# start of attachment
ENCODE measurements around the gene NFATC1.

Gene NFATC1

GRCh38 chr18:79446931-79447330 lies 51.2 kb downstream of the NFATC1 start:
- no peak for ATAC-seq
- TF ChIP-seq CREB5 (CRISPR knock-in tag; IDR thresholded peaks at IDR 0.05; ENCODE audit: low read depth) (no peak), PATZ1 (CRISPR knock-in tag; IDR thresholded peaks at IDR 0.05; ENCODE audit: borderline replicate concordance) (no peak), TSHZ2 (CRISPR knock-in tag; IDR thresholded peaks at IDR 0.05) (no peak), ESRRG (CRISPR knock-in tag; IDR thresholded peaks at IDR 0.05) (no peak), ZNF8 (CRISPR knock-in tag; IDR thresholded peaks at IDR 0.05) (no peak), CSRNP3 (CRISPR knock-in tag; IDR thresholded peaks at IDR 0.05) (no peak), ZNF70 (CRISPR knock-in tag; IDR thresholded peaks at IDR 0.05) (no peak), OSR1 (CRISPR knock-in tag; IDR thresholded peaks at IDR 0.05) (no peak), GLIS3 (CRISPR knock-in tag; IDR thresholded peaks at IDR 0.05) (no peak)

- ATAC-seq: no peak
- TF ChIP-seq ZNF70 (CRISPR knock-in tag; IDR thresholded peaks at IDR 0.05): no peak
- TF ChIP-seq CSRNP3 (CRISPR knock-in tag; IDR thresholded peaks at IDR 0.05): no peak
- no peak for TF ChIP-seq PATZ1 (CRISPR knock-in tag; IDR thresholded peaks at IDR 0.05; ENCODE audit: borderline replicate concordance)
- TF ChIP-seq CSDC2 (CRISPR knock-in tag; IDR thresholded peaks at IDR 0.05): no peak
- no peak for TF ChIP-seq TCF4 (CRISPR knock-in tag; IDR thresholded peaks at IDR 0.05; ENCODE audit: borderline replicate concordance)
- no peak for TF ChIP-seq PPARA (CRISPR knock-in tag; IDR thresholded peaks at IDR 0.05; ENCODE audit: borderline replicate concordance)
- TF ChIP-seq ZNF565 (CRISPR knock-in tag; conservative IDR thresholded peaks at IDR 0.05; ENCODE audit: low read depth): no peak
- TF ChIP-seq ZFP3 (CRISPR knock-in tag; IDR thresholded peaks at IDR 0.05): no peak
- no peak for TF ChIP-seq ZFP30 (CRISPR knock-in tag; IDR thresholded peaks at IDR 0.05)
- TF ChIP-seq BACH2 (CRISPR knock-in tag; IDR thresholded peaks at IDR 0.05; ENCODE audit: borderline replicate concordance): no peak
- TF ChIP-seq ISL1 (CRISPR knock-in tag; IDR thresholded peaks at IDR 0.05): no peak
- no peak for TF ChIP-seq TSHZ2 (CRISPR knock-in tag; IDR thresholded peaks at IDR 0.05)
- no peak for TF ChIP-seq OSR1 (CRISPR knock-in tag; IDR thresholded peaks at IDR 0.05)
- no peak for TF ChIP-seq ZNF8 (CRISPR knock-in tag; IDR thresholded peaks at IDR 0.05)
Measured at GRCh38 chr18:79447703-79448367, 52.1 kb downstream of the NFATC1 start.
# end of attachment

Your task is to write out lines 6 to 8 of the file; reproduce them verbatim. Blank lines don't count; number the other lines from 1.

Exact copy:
- ATAC-seq: no peak
- TF ChIP-seq ZNF70 (CRISPR knock-in tag; IDR thresholded peaks at IDR 0.05): no peak
- TF ChIP-seq CSRNP3 (CRISPR knock-in tag; IDR thresholded peaks at IDR 0.05): no peak